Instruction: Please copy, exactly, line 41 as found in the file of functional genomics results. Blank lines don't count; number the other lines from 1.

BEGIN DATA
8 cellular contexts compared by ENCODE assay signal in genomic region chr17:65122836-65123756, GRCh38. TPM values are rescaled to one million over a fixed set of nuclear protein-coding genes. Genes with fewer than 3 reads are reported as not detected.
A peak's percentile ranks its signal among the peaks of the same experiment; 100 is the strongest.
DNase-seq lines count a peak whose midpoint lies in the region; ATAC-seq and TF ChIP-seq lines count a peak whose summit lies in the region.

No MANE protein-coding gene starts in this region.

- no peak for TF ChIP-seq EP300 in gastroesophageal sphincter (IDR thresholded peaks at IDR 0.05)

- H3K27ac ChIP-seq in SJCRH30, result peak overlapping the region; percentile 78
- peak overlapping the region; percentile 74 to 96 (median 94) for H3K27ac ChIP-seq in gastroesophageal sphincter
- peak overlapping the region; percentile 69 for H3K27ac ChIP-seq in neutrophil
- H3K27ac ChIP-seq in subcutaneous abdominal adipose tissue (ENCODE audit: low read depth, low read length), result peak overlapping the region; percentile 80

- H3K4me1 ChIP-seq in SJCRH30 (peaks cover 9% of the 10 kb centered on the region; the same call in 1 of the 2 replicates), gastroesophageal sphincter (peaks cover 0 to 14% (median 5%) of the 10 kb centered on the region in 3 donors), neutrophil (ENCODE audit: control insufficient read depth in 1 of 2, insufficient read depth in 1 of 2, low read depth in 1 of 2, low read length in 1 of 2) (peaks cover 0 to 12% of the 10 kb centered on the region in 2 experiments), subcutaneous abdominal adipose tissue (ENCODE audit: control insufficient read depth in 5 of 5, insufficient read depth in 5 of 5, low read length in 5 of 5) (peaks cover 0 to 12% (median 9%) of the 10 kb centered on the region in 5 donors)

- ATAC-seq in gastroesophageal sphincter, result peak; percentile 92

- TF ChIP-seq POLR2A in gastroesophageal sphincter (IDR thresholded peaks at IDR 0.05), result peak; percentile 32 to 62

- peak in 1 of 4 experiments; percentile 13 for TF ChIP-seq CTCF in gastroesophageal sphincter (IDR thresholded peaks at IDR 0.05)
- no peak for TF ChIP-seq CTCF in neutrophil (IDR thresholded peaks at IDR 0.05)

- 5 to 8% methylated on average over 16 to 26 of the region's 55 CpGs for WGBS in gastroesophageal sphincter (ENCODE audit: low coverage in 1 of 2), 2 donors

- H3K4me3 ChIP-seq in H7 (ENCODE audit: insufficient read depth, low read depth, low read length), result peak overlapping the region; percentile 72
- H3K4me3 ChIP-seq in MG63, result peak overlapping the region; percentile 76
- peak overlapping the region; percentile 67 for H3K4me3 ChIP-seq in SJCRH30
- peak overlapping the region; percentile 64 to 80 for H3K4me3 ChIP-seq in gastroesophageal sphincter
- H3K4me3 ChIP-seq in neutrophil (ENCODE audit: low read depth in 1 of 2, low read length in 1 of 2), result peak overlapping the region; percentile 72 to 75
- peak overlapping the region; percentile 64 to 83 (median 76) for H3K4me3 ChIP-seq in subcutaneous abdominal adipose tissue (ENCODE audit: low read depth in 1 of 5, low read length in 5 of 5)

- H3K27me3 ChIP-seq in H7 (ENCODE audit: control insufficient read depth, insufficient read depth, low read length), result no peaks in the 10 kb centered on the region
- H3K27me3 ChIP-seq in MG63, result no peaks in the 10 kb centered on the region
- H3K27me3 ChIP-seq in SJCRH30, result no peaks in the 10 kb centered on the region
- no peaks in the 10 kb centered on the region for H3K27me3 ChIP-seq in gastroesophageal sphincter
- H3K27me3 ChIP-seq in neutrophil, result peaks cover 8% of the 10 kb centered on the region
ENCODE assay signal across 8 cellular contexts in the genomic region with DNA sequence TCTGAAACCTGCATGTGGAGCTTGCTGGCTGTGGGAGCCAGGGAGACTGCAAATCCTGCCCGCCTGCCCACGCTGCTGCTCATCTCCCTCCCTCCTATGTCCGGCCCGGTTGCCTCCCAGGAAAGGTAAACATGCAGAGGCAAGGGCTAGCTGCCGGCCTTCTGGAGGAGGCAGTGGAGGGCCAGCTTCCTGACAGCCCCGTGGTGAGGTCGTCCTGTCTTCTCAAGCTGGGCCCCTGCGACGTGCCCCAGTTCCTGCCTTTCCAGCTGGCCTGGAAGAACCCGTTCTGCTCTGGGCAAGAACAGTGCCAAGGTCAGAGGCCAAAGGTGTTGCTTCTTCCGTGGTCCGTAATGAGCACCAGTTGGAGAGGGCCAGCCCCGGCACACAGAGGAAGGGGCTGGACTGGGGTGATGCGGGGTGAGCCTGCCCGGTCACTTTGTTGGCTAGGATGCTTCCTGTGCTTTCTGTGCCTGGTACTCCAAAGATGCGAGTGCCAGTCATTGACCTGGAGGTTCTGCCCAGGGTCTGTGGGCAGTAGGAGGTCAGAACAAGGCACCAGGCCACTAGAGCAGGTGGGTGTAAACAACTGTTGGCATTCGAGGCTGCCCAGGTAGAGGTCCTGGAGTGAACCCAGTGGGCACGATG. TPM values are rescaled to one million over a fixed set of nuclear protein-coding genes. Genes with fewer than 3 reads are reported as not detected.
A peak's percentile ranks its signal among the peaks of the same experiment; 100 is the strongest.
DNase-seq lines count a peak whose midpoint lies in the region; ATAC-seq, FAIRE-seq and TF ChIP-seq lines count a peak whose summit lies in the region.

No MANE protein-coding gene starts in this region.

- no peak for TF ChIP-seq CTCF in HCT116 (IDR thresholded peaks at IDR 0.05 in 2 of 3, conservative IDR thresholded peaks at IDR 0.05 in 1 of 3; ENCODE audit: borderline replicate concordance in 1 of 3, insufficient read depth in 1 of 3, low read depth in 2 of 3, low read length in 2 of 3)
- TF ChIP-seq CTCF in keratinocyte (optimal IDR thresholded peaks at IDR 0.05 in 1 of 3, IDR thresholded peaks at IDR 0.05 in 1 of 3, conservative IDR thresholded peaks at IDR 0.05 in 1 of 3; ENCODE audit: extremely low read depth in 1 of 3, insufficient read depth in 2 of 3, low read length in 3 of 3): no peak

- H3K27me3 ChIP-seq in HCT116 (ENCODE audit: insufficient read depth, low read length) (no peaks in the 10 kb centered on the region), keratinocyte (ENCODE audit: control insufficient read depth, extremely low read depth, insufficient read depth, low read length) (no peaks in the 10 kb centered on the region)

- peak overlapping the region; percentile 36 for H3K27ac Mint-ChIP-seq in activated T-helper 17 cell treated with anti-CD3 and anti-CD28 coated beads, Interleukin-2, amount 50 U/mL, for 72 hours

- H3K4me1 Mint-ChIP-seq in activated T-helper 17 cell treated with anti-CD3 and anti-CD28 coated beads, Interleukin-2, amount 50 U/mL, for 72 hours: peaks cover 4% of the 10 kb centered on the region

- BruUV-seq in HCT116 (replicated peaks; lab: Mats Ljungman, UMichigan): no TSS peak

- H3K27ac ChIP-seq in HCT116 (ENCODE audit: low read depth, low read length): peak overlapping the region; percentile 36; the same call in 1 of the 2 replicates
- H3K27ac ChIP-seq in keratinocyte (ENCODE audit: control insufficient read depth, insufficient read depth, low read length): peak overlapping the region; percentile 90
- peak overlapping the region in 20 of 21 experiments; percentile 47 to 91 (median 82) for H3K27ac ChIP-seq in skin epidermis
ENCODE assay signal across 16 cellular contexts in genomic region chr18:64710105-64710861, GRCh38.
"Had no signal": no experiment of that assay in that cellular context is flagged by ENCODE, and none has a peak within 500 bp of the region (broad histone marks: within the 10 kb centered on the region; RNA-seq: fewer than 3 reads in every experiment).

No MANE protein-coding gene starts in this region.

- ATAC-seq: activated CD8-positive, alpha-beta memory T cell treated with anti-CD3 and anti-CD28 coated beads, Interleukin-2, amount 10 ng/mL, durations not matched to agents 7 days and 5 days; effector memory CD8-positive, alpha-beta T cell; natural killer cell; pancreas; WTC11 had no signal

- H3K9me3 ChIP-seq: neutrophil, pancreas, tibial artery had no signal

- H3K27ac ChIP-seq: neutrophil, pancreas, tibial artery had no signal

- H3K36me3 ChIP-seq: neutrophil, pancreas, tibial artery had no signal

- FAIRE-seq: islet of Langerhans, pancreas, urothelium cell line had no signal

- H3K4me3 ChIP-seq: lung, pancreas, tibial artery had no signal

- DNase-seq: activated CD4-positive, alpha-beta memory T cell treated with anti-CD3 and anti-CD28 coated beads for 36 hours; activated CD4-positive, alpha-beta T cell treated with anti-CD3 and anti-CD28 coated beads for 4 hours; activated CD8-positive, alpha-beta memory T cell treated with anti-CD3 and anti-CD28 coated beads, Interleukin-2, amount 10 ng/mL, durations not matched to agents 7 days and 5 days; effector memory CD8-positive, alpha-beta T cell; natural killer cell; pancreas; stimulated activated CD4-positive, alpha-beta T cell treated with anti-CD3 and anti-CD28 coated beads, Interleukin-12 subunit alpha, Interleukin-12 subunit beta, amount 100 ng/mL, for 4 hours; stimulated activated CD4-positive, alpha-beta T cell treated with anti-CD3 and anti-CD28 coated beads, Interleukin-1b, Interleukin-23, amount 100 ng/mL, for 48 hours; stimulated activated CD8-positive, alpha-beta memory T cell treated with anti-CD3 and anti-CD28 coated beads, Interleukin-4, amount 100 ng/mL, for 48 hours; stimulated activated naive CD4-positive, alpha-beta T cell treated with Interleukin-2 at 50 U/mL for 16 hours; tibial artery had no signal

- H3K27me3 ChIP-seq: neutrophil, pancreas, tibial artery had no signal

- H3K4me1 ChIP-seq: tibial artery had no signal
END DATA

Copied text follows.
"Had no signal": no experiment of that assay in that cellular context is flagged by ENCODE, and none has a peak within 500 bp of the region (broad histone marks: within the 10 kb centered on the region; RNA-seq: fewer than 3 reads in every experiment).